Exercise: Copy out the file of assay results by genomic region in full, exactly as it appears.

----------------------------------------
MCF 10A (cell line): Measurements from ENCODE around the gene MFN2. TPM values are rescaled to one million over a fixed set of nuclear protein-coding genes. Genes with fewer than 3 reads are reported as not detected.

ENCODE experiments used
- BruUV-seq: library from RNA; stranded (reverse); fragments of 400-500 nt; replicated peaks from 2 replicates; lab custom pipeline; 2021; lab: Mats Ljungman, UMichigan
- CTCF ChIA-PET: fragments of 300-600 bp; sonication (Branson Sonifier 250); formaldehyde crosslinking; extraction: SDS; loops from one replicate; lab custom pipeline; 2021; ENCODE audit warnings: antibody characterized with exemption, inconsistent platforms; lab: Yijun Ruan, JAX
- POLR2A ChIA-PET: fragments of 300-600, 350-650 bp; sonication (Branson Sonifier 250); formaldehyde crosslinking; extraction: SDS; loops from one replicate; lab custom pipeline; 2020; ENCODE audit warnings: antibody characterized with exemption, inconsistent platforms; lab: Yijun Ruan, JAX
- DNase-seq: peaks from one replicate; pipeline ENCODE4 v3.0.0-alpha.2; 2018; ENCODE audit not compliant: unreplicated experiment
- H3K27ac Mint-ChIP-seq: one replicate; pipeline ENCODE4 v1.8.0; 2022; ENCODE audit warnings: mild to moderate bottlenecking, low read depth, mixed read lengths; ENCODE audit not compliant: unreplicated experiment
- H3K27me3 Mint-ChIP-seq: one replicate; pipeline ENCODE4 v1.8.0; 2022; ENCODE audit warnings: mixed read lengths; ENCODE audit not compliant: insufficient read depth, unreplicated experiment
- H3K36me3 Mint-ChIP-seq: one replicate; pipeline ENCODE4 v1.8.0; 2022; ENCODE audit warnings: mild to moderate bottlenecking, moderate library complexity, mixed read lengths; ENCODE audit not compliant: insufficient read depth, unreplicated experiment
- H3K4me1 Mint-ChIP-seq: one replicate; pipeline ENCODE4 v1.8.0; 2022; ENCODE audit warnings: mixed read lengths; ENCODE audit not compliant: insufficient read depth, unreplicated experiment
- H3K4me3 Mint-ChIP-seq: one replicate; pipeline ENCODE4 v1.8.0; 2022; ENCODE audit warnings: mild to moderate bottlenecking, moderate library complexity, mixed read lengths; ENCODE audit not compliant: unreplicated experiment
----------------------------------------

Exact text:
MCF 10A (cell line): Measurements from ENCODE around the gene MFN2. TPM values are rescaled to one million over a fixed set of nuclear protein-coding genes. Genes with fewer than 3 reads are reported as not detected.

ENCODE experiments used
- BruUV-seq: library from RNA; stranded (reverse); fragments of 400-500 nt; replicated peaks from 2 replicates; lab custom pipeline; 2021; lab: Mats Ljungman, UMichigan
- CTCF ChIA-PET: fragments of 300-600 bp; sonication (Branson Sonifier 250); formaldehyde crosslinking; extraction: SDS; loops from one replicate; lab custom pipeline; 2021; ENCODE audit warnings: antibody characterized with exemption, inconsistent platforms; lab: Yijun Ruan, JAX
- POLR2A ChIA-PET: fragments of 300-600, 350-650 bp; sonication (Branson Sonifier 250); formaldehyde crosslinking; extraction: SDS; loops from one replicate; lab custom pipeline; 2020; ENCODE audit warnings: antibody characterized with exemption, inconsistent platforms; lab: Yijun Ruan, JAX
- DNase-seq: peaks from one replicate; pipeline ENCODE4 v3.0.0-alpha.2; 2018; ENCODE audit not compliant: unreplicated experiment
- H3K27ac Mint-ChIP-seq: one replicate; pipeline ENCODE4 v1.8.0; 2022; ENCODE audit warnings: mild to moderate bottlenecking, low read depth, mixed read lengths; ENCODE audit not compliant: unreplicated experiment
- H3K27me3 Mint-ChIP-seq: one replicate; pipeline ENCODE4 v1.8.0; 2022; ENCODE audit warnings: mixed read lengths; ENCODE audit not compliant: insufficient read depth, unreplicated experiment
- H3K36me3 Mint-ChIP-seq: one replicate; pipeline ENCODE4 v1.8.0; 2022; ENCODE audit warnings: mild to moderate bottlenecking, moderate library complexity, mixed read lengths; ENCODE audit not compliant: insufficient read depth, unreplicated experiment
- H3K4me1 Mint-ChIP-seq: one replicate; pipeline ENCODE4 v1.8.0; 2022; ENCODE audit warnings: mixed read lengths; ENCODE audit not compliant: insufficient read depth, unreplicated experiment
- H3K4me3 Mint-ChIP-seq: one replicate; pipeline ENCODE4 v1.8.0; 2022; ENCODE audit warnings: mild to moderate bottlenecking, moderate library complexity, mixed read lengths; ENCODE audit not compliant: unreplicated experiment